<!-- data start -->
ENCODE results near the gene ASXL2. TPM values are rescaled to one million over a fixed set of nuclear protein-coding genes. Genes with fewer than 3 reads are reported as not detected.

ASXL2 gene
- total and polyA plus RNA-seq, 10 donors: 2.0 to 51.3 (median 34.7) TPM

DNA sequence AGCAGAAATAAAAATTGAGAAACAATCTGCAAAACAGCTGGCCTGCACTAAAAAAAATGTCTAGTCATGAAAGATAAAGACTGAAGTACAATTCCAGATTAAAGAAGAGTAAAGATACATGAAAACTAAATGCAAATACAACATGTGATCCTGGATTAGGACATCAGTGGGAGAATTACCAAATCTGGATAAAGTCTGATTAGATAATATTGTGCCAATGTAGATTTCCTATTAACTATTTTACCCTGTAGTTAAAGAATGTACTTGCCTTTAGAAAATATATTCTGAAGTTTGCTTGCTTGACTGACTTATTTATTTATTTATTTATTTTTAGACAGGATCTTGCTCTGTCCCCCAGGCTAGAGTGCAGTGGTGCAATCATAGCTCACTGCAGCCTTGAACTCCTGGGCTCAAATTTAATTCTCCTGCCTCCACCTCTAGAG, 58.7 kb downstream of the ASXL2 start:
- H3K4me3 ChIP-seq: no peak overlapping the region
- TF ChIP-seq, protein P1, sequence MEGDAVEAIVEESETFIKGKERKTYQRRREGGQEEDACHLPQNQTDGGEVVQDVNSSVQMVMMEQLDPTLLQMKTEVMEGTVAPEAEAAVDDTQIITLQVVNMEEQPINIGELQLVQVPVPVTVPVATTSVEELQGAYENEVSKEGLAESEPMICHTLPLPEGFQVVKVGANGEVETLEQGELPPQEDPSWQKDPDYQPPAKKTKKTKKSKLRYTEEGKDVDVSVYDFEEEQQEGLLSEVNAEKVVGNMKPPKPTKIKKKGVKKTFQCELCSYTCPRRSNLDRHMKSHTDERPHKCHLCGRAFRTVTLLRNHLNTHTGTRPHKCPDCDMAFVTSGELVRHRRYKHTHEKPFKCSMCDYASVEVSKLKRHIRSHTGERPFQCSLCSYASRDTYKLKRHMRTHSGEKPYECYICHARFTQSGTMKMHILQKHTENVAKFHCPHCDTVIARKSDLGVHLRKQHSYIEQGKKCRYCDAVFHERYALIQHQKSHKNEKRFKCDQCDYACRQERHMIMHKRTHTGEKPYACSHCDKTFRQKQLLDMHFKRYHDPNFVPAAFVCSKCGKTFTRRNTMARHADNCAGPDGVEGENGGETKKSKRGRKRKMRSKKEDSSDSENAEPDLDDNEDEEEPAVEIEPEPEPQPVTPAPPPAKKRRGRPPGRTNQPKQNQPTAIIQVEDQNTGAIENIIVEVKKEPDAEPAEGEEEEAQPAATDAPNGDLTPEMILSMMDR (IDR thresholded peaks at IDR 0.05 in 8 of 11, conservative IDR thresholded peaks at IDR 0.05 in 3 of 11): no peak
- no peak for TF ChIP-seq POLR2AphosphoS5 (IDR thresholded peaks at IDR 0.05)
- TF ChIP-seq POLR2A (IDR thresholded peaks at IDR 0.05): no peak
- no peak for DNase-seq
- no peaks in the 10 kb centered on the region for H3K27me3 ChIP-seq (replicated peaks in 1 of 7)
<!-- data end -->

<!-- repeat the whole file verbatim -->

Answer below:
ENCODE results near the gene ASXL2. TPM values are rescaled to one million over a fixed set of nuclear protein-coding genes. Genes with fewer than 3 reads are reported as not detected.

ASXL2 gene
- total and polyA plus RNA-seq, 10 donors: 2.0 to 51.3 (median 34.7) TPM

DNA sequence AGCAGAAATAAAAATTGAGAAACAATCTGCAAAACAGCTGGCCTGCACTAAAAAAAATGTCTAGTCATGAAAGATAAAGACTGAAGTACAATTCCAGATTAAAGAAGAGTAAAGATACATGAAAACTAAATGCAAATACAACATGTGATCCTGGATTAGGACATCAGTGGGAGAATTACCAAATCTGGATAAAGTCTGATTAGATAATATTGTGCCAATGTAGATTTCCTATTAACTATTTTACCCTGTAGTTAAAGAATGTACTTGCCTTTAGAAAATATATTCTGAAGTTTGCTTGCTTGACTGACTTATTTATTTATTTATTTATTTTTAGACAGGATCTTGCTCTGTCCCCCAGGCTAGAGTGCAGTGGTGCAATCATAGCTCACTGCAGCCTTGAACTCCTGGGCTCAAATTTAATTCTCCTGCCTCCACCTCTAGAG, 58.7 kb downstream of the ASXL2 start:
- H3K4me3 ChIP-seq: no peak overlapping the region
- TF ChIP-seq, protein P1, sequence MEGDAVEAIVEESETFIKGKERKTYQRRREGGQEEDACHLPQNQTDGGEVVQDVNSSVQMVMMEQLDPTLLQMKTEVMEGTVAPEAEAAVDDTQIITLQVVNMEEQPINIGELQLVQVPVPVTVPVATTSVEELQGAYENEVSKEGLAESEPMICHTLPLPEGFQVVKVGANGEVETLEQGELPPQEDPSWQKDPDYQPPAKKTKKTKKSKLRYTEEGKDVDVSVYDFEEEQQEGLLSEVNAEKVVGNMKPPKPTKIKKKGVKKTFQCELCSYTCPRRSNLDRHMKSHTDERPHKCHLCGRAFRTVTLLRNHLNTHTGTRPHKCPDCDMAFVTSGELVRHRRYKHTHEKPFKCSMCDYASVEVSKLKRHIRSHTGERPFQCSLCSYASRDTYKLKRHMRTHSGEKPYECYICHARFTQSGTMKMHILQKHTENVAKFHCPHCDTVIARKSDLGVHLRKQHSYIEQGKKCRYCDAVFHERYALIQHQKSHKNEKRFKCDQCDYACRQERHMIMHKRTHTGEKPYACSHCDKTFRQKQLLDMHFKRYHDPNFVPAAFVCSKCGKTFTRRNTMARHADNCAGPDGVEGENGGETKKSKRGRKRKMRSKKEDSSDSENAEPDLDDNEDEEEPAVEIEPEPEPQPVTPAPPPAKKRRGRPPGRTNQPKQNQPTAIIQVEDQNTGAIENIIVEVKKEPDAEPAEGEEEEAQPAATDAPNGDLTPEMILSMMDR (IDR thresholded peaks at IDR 0.05 in 8 of 11, conservative IDR thresholded peaks at IDR 0.05 in 3 of 11): no peak
- no peak for TF ChIP-seq POLR2AphosphoS5 (IDR thresholded peaks at IDR 0.05)
- TF ChIP-seq POLR2A (IDR thresholded peaks at IDR 0.05): no peak
- no peak for DNase-seq
- no peaks in the 10 kb centered on the region for H3K27me3 ChIP-seq (replicated peaks in 1 of 7)